Oph. My lord, as I was sewing in my closet,
Lord Hamlet,— with his doublet all unbraced;
No hat upon his head; his stockings fouled,
Ungartered, and down-gyved to his ankle;
Pale as his shirt; his knees knocking each other ;
And with a look so piteous in purport,
As if he had been loosed out of hell,
To speak of horrors, - he comes before me.

Pol. Mad for thy love?
Oph.

My lord, I do not know;
But, truly, I do fear it.
Pol.

What said he?
Oph. He took me by the wrist, and held me hard ;
Then

goes he to the length of all his arm;
And, with his other hand thus o'er his brow,
He falls to such perusal of
As he would draw it. Long stayed he so;
At last, a little shaking of mine arm,

my face,

And thrice his head thus waving up and down, -
He raised a sigh so piteous and profound,
As it did seem to shatter all his bulk,
And end his being : That done, he lets me go;
And, with his head over his der turned,
He seemed to find his way without his eyes;
For out o' doors he went without their helps,
And to the last, bended their light on me.

Hamlet's account of himself to Guildenstern and Rosencrantz, who had been sent by the king to act as spies upon him, and to penetrate if possible the true cause of his strange demeanour:

.

Ham. I have of late, (but wherefore, I know not,) lost all my mirth; forgone all custom of exercises : and, indeed, it goes so heavily with my disposition, that this goodly frame, the earth, seems to me a steril promontory; this most excellent canopy, the air, look you, this brave o'erhanging firmament, this majestical roof fretted with golden fire, why, it appears no other thing to me, than a foul and pestilent congregation of vapours.

What a piece of work is man! How noble in reason ! how infinite in faculties! in form, and moving, how express and admirable! in action, how like an angel ! in apprehension, how like a god! the beauty of the world! the paragon of animals! And yet, to me, what is this quintessence of dust?

Hamlet's soliloquy after seeing a player act the pari of Hecuba.

Ham. 0, what a rogue and peasant slave am I!
Is it not monstrous, that this player here,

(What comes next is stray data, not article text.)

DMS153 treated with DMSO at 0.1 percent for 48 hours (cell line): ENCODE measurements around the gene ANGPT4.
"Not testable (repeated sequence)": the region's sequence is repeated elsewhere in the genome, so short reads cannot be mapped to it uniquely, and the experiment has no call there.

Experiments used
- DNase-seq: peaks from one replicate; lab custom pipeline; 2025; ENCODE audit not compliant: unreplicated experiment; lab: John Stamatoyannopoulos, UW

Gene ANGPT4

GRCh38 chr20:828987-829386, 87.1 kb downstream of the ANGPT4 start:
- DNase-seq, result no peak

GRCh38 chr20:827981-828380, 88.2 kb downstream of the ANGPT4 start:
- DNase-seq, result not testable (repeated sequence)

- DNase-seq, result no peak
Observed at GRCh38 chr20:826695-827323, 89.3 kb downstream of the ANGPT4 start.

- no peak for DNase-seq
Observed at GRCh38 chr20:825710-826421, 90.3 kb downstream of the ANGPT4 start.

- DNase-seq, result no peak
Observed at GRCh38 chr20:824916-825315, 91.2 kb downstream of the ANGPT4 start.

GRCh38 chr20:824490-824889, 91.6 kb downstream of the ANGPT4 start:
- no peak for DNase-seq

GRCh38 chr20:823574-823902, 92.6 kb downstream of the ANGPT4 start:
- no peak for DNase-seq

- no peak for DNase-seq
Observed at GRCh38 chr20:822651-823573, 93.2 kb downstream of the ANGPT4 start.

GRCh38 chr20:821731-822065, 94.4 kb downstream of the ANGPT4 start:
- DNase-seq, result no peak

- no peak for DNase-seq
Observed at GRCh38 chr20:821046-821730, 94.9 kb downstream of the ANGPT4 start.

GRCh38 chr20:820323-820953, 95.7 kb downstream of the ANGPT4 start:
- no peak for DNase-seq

But in fiction, in a dream of passion,
Could force his soul so to his own conceit,

That, from her working, all his visage wanned;
Tears in his eyes, distraction in 's aspect,
A broken voice, and his whole function suiting
With forms to his conceit? And all for nothing !
For Hecuba!
What's Hecuba to him, or he to Hecuba,
That he should weep for her ? What would he do,
Had he the motive and the cure for passion,
That I have? He would drown the stage with tears,
And cleave the general ear with horrid speech;
Make mad the guilty, and appal the free,
Confound the ignorant; and amaze, indeed,
The very faculties of eyes and ears.
Yet I,
A dull and muddy-mettled rascal, peak,
Like John a-dreams, unpregnant of my cause,
And can say nothing; no, not for a king,
Upon whose property, and most dear life,
A damned defeat was made. Am I a coward ?
Who calls me villain ? breaks my pate across ?
Plucks off my beard, and blows it in my face?
Tweaks me by the nose ? gives me the lie i' the throat,
As deep as to the lungs? Who does me this?
Ha !
Why, I should take it: for it cannot be,
But I am pigeon-livered, and lack gall
To make oppression bitter; or, ere this,
I should have fatted all the region kites
With this slave's offal: Bloody, bawdy villain !
Reinorseless, treacherous, lecherous, kindless villain !
Why, what an ass am I? This is most brave;
That I, the son of a dear father murdered,
Prompted to niy revenge by heaven and hell,